Last week the Portland Planning Board approved zoning for the western waterfront that, according to city staff, peers deep into the future: “Port opportunities likely will arrive that we do not foresee. Taller building potential provides the port with flexibility to grow.”
The new zoning will allow 450-foot-long buildings. And 300 feet can be 75 feet high – 60 percent taller than now allowed.
That’s exactly the size of a cold-storage warehouse that Americold Logistics wants to build on a foundation of manipulated data and false claims.
Nearly every other U.S. port realizes that warehouses are a foolish use of waterfront land, but the Maine Port Authority wants a huge building as its show-off crown.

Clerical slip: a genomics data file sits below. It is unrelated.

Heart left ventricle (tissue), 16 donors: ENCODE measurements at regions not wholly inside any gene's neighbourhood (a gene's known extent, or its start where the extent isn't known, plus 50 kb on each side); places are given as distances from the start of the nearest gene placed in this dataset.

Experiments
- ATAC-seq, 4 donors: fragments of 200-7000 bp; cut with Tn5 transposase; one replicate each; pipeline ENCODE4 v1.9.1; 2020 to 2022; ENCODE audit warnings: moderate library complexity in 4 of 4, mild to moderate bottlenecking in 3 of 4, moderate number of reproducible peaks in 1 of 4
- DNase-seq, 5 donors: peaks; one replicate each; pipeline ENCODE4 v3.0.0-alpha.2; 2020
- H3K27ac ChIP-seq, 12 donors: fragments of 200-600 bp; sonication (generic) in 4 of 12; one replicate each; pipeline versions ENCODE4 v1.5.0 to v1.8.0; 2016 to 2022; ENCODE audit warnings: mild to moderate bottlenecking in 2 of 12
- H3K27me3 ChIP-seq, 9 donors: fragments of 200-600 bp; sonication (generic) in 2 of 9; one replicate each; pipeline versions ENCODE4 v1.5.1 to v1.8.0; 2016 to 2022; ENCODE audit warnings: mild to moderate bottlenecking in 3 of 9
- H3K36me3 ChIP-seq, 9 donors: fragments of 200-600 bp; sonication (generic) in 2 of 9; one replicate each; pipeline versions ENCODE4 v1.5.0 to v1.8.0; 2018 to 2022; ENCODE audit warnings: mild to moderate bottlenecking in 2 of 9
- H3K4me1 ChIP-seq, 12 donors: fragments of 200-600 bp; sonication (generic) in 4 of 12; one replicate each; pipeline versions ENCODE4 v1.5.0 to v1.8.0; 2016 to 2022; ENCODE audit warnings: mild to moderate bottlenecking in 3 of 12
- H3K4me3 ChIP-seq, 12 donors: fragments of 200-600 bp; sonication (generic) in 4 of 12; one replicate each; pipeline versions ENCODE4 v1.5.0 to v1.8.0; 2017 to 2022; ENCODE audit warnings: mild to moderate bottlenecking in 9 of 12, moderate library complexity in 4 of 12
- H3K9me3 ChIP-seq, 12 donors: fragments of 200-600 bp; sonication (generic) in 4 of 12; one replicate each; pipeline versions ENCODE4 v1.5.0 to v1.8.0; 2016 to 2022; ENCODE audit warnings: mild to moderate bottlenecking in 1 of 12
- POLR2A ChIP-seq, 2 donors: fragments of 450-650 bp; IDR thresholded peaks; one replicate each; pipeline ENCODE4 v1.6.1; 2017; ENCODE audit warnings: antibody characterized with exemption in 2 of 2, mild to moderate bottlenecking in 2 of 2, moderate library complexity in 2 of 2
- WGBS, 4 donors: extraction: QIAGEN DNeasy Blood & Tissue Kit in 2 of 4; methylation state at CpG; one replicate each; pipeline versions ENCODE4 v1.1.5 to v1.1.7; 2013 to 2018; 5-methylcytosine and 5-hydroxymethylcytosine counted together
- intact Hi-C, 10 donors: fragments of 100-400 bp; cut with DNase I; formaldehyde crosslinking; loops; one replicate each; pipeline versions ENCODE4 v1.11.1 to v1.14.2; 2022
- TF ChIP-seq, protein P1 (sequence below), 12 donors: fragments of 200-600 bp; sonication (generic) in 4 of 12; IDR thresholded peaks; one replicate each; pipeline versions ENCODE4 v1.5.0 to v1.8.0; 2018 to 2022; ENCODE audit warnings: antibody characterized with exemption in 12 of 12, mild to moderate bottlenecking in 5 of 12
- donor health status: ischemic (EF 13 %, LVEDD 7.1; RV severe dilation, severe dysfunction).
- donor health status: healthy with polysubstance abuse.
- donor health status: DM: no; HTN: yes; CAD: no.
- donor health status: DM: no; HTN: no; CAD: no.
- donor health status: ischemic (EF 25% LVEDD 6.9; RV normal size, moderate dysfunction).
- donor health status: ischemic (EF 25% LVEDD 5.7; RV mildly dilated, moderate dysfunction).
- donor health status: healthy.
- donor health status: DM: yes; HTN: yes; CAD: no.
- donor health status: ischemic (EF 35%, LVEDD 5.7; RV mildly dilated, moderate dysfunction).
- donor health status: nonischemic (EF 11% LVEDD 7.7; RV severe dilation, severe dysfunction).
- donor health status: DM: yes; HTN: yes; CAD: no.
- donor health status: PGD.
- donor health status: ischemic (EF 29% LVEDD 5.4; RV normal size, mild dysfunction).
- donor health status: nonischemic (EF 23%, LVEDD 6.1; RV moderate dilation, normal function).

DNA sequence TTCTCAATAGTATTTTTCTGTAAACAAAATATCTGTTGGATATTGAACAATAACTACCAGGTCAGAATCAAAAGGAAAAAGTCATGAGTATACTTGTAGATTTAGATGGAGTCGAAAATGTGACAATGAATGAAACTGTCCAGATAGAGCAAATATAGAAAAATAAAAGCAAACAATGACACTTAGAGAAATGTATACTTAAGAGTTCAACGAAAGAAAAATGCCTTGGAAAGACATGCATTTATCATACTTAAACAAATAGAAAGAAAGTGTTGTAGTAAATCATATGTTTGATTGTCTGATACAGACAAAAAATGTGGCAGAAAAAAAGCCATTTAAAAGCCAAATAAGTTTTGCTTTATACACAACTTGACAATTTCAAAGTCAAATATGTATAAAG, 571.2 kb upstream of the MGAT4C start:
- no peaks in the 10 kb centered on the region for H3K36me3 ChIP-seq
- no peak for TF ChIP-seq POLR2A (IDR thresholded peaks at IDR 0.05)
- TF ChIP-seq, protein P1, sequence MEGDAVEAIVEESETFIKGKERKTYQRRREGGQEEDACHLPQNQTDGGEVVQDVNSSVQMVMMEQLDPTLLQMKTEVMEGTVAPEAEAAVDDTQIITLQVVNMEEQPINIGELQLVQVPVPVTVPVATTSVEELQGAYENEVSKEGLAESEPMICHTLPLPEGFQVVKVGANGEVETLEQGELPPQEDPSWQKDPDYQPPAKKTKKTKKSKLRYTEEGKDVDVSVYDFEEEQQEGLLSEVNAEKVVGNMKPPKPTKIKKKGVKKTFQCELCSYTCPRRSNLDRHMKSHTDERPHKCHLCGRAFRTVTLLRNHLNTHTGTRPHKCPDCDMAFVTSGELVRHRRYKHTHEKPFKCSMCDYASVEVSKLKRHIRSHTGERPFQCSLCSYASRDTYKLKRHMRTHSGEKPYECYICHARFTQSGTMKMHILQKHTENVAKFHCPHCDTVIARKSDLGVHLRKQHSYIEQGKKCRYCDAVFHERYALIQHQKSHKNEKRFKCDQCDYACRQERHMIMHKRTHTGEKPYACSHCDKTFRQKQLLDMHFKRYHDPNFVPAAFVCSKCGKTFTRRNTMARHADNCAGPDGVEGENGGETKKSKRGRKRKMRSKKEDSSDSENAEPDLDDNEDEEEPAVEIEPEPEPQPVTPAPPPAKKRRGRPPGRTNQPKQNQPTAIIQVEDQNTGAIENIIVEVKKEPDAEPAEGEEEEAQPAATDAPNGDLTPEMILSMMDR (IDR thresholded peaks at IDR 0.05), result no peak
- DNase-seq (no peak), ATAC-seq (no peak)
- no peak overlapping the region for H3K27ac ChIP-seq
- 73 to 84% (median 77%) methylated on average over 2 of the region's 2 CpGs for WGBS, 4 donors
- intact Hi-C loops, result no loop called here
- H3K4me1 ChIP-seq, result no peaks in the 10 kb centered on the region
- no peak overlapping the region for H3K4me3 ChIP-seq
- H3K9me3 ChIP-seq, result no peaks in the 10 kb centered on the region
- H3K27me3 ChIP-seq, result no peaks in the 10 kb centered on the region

Unfortunately, the International Marine Terminal lies within the city’s Waterfront Port Development Zone – where legal activities are “limited to those uses dependent upon deep water and which contribute to port activity.” And lots of the warehouse freight will never see the inside of a ship.
What to do?
Add “primarily” before “limited.” That way 49 percent of the warehouse can forever have no connection to the waterfront. And just to be safe, remove zoning language that prohibits non-maritime except “on a temporary basis.”
Naysayers may consider this rezoning to be municipal malpractice, but deep inside I think they agree it’s sensible to avoid the distraction and expense of regional logistics planning. Instead, they should join the parade of cheerleaders embracing the Port Authority’s claim of offering the only solution for regional cold storage, as we march into a beautiful future.